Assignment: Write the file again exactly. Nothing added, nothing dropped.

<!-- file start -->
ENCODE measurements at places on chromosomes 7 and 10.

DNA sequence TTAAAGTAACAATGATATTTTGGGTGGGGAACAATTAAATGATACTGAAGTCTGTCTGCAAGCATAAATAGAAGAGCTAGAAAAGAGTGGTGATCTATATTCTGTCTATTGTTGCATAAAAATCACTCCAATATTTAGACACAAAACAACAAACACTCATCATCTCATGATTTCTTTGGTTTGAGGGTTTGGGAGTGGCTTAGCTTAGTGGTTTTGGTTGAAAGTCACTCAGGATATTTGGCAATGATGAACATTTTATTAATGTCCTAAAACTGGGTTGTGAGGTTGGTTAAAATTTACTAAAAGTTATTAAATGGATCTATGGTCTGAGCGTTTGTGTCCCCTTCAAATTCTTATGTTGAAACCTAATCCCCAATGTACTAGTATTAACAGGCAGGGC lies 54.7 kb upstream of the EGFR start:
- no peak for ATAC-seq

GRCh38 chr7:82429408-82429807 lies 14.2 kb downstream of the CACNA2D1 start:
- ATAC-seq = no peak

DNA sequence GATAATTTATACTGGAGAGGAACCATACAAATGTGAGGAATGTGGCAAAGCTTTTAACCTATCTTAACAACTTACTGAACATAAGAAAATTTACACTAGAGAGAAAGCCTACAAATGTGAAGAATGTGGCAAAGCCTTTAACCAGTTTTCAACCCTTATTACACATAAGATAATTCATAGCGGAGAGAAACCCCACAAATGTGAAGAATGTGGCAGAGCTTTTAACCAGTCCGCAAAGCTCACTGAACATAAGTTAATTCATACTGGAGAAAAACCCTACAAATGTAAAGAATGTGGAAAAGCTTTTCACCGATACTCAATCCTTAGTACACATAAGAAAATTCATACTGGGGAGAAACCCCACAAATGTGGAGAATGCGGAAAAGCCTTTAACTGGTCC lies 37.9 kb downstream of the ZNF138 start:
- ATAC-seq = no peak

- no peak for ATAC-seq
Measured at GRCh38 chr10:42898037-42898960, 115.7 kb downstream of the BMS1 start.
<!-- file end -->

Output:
ENCODE measurements at places on chromosomes 7 and 10.

DNA sequence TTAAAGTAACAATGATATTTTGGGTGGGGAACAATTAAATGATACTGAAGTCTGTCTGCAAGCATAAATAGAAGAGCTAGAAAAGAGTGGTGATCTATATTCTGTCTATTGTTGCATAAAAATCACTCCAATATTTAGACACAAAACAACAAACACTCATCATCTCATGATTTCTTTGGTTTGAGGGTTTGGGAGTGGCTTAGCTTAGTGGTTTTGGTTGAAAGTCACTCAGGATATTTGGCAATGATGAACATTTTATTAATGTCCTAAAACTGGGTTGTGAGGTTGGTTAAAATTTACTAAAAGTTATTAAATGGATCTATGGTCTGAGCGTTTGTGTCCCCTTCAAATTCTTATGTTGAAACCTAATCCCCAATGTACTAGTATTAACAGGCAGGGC lies 54.7 kb upstream of the EGFR start:
- no peak for ATAC-seq

GRCh38 chr7:82429408-82429807 lies 14.2 kb downstream of the CACNA2D1 start:
- ATAC-seq = no peak

DNA sequence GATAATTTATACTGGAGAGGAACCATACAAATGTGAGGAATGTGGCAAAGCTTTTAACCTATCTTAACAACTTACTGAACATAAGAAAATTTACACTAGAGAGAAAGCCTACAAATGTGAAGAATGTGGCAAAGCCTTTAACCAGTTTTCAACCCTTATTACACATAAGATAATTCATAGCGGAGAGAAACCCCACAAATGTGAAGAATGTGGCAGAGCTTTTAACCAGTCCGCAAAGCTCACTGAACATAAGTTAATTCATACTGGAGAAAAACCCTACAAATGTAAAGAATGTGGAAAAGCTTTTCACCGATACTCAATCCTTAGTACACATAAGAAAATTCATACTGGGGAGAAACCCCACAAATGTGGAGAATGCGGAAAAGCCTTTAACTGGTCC lies 37.9 kb downstream of the ZNF138 start:
- ATAC-seq = no peak

- no peak for ATAC-seq
Measured at GRCh38 chr10:42898037-42898960, 115.7 kb downstream of the BMS1 start.